Sunday, Sept. 4, 2011 | 2 a.m.
We all meet death one way or another. But do we really want to watch it week after week, then day after day if it goes into syndication?
The question arises because the Clark County Commission this week will consider a proposal that focuses on this issue.
You mean elected officials will be making some kind of proclamation that there is, or isn’t, an afterlife?
Nothing so high-minded or, in some views, fanciful. A video crew wants to pay the county $5,000 per episode to follow employees of the Clark County coroner’s office as they go about their business investigating “all deaths by violence, criminal means, suicide or any unattended death whatever the cause.”
That seems unprecedented.
Not entirely. A pilot was made of a reality TV show about Clark County’s public administrator’s office. This is the office responsible for, among another things, holding onto property that may be the focus of a legal dispute after someone’s death.
“Dr. G: Medical Examiner” is a reality TV show that features investigations of unexplained deaths in Orlando, Fla. That show uses re-enactments to portray incidents leading to a death.
If videographers were allowed to go everywhere with Clark County coroners, they would likely have to do re-enactments of certain scenes, said John Fudenberg, Clark County assistant coroner.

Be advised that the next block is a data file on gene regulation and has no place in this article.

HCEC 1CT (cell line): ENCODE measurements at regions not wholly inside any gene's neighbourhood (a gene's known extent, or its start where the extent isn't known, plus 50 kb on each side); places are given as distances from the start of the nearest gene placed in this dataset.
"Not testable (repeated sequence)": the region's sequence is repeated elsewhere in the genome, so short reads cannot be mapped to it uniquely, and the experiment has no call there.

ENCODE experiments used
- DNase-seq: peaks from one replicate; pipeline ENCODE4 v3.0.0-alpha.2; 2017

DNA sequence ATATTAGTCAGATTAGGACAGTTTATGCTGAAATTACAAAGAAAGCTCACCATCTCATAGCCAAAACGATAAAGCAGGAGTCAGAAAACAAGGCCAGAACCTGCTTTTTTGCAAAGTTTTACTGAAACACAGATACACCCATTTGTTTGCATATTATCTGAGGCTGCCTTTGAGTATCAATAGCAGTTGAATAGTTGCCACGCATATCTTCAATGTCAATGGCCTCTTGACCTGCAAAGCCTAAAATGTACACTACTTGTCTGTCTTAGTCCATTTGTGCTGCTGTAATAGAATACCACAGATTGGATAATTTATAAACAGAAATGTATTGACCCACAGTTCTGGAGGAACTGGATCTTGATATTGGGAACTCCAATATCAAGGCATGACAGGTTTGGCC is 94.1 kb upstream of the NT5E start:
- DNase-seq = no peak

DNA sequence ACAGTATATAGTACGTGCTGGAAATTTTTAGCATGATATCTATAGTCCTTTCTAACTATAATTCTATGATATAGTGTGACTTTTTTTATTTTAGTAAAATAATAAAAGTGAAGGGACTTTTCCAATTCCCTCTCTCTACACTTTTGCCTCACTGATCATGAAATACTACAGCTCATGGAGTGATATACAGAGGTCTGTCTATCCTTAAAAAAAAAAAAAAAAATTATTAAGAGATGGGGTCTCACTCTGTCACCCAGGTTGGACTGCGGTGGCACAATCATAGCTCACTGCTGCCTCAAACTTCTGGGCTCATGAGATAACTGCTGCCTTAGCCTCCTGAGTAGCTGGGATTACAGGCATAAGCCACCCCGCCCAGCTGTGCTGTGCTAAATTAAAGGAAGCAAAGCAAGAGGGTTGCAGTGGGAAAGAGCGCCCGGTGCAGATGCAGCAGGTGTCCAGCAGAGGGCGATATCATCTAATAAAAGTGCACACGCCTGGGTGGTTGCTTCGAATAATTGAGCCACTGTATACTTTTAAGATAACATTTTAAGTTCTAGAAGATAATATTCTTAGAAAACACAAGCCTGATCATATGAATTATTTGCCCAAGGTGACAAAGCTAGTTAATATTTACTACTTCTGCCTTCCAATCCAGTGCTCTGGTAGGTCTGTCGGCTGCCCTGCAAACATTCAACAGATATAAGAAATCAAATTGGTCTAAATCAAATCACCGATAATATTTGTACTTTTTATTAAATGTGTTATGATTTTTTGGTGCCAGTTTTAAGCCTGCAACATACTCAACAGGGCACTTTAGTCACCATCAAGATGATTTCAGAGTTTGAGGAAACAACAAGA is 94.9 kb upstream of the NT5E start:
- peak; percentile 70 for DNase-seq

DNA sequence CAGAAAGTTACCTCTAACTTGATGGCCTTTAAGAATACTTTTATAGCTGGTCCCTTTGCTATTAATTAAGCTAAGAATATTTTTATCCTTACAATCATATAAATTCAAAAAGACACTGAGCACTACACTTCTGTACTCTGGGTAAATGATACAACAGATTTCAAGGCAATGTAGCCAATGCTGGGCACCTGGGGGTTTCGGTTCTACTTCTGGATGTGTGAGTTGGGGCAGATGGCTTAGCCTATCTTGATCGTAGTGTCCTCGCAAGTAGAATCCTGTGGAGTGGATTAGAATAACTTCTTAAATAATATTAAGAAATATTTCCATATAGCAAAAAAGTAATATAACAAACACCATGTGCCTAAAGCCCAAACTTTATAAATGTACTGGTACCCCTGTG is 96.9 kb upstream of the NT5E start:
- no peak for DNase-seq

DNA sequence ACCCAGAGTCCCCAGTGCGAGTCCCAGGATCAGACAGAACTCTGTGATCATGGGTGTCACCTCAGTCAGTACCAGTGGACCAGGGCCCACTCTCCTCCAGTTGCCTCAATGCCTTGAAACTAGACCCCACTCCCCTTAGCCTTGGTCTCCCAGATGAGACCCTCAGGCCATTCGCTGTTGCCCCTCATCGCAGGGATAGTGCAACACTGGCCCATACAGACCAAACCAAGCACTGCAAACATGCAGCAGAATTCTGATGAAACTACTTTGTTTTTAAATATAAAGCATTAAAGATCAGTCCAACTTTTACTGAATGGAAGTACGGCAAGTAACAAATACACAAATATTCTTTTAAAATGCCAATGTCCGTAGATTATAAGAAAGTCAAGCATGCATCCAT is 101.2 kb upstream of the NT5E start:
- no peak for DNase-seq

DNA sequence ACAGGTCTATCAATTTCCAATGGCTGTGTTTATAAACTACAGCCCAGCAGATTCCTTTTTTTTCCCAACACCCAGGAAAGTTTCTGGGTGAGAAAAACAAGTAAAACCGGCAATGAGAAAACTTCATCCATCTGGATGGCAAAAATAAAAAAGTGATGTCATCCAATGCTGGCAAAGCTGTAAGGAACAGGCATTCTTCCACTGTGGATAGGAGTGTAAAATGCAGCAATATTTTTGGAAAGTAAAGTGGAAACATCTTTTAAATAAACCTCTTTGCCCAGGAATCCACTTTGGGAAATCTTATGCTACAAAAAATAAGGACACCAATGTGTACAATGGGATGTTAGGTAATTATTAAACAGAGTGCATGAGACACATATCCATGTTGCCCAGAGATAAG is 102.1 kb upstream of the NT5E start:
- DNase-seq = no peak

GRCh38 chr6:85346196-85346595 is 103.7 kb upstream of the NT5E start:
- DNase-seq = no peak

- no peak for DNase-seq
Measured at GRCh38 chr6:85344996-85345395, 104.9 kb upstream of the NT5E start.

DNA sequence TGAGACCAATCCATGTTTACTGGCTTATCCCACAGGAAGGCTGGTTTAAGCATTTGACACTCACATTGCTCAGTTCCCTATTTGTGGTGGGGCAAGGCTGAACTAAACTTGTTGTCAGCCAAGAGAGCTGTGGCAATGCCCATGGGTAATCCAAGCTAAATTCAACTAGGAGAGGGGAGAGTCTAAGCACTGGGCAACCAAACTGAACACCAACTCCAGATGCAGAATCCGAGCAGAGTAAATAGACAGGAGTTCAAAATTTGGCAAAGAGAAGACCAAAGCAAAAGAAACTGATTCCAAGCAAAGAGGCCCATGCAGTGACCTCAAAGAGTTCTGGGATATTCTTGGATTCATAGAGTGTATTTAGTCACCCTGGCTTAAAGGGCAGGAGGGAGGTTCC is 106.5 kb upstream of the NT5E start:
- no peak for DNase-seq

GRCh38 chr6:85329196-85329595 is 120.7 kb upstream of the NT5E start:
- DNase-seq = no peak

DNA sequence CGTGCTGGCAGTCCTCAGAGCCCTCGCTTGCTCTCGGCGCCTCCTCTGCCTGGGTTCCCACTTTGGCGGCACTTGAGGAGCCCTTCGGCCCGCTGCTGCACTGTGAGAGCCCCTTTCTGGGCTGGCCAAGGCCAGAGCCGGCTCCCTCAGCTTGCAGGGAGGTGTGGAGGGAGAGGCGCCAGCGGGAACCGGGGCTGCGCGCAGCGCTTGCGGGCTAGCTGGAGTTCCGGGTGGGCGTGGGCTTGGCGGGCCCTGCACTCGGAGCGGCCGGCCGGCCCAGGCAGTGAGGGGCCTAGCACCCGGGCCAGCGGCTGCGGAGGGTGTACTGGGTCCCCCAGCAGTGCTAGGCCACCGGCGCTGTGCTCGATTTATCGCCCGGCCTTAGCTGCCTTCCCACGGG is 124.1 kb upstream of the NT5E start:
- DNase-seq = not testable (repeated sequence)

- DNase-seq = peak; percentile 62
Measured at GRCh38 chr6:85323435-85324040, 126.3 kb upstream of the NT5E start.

Fudenberg added that Clark County’s coroner’s office has a stellar reputation nationwide and “we’d be happy to show off what we do and what our staff goes through.”
“But definitely, no one would have unrestricted access to death scenes,” he said.
Why did he say that?
Because there is some question about the proposed contract between the county and reality TV producers. On the commission’s agenda, the summary says “the attached agreement … specifies terms and conditions relating to the producer’s access to the coroner’s office and unrestricted death scenes.”
Fudenberg stressed: That does not mean videographers would have unrestricted access to death scenes. Instead, it means they would have access “to death scenes that are unrestricted.” Presumably, that means the investigator could deem certain scenes off-limits to filming.
The agreement indicates that before a show is broadcast, producers would need consent from law enforcement, the family of the deceased and anyone who was filmed, including county employees. In addition, producers would have to provide “rough cuts” of the show to the county for review before it airs for factual accuracy, to ensure it doesn’t show proprietary material, does not compromise community safety and does not cast the county in a bad light.
Do you actually believe the family of someone who just died is going to agree to let their loved one’s death story be portrayed on national television?
Are you for real? Have you seen reality TV?
Which network would broadcast the show?
The Discovery Channel. A pilot and possibly six episodes would be produced.
Did the Clark County public administrator’s show ever air?
Not yet. A county spokesman said a pilot for the program, tentatively called “Vegas PA,” was shot and is in the hands of the National Geographic network. No date for airing has been set.